...If women -- and I know it's not limited to sugar babies, and I also know it's not limited to women -- are willing to overlook reality in the pursuit of "power," that's sad. And it makes us all losers.
“True crime is in the toilet.” That’s what I was told in 1997 when I signed my first true crime book contract. The speaker didn’t mean that true crime was swirling in the toilet bowl with … well … excrement. She meant it wasn’t selling, though certainly many people believe the genre is bathroom bowl worthy. Despite that toilet statement, my first true crime book hit the New York Times best-seller list. And since then
One thing I discovered through researching, writing, and publishing Secret Sex Lives: A Year on the Fringes of American Sexuality is that people look at me through colored lenses when I tell them I research and write about sex. I have yet to figure out if those lenses are rose-colored or black. I do know they looked black on the day a former student insisted that I go up to his hotel room to talk with him about his w
Sometimes getting lost can be good for writers, such as when we get lost in our work. And in our stories. Then again, getting lost in one’s story can be good or bad depending on what kind of lost. There’s the good kind of lost where our creative minds are living in the world we’re writing about. That’s bliss. There’s the kind of lost when we lose our direction in our story. That’s hell. And then there’s the ki
I didn’t pay much attention to the four teenaged boys standing in front of me at Wendy’s until one of them started talking about someone who had been wearing a Miley Cyrus t-shirt and how he’d walked up to that person and said, “That’s so gay.” At that, I paid attention. At that, I presumed the person wearing the t-shirt was male. At that, I wanted to speak up and say something to the teenager, but I didn’t know what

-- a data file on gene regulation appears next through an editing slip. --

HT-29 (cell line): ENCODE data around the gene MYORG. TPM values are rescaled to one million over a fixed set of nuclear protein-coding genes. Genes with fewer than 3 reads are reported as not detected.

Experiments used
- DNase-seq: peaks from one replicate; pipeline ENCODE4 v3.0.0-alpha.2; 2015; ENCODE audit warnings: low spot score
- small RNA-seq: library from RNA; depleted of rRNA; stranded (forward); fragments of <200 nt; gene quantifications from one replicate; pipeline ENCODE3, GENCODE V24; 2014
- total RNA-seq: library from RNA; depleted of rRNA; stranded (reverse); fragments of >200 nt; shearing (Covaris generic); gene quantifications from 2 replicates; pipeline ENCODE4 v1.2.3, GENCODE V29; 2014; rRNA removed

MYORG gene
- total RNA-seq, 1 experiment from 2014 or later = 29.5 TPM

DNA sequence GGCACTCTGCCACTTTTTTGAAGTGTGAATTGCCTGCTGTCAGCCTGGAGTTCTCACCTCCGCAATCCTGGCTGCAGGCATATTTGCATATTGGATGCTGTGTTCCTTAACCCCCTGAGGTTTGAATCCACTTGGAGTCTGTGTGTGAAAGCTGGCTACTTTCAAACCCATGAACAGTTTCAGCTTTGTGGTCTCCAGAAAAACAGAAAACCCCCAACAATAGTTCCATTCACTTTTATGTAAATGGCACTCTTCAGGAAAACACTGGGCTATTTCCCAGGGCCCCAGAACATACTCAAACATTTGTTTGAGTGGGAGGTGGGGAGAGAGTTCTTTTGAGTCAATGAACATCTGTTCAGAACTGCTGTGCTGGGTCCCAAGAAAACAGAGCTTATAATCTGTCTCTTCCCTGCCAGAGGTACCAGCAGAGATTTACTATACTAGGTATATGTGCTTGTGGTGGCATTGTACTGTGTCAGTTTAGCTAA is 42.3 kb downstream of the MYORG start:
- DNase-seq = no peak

It can be easier to write about mother-daughter dynamics in a novel than it is to write about one’s own mother-daughter dynamics in a memoir … or … in a book about sex. For that matter, I think it’s easier to write about sex and religion in a novel than it is in nonfiction. In a novel, one can always say that those thoughts, feelings, actions are those of the character, not the author – the character just took the au
Kate Douglas has been writing erotic romance for the Aphrodisia imprint of Kensington Publishing since 2006. So when Publishing Perspectives asked me to do a story on the erotica market and how it’s changed post-Fifty Shades of Grey, Kate was one of the first authors I contacted. My November 2012 email interview with her was so informative that I decided to post it here in its entirety, though divided in two parts. I
I asked a friend the other day to pray that I’d find the “right” book to write next. “I want you to write a book with purpose,” she said. I flinched. Every book I’ve written has had purpose, I think. Certainly Wasted and Breaking Point did. Wasted, the story of the murder of Regina Hartwell, allowed me to go into high schools and talk about drug and alcohol abuse, sexual abuse, emotional abuse, and physical abuse. St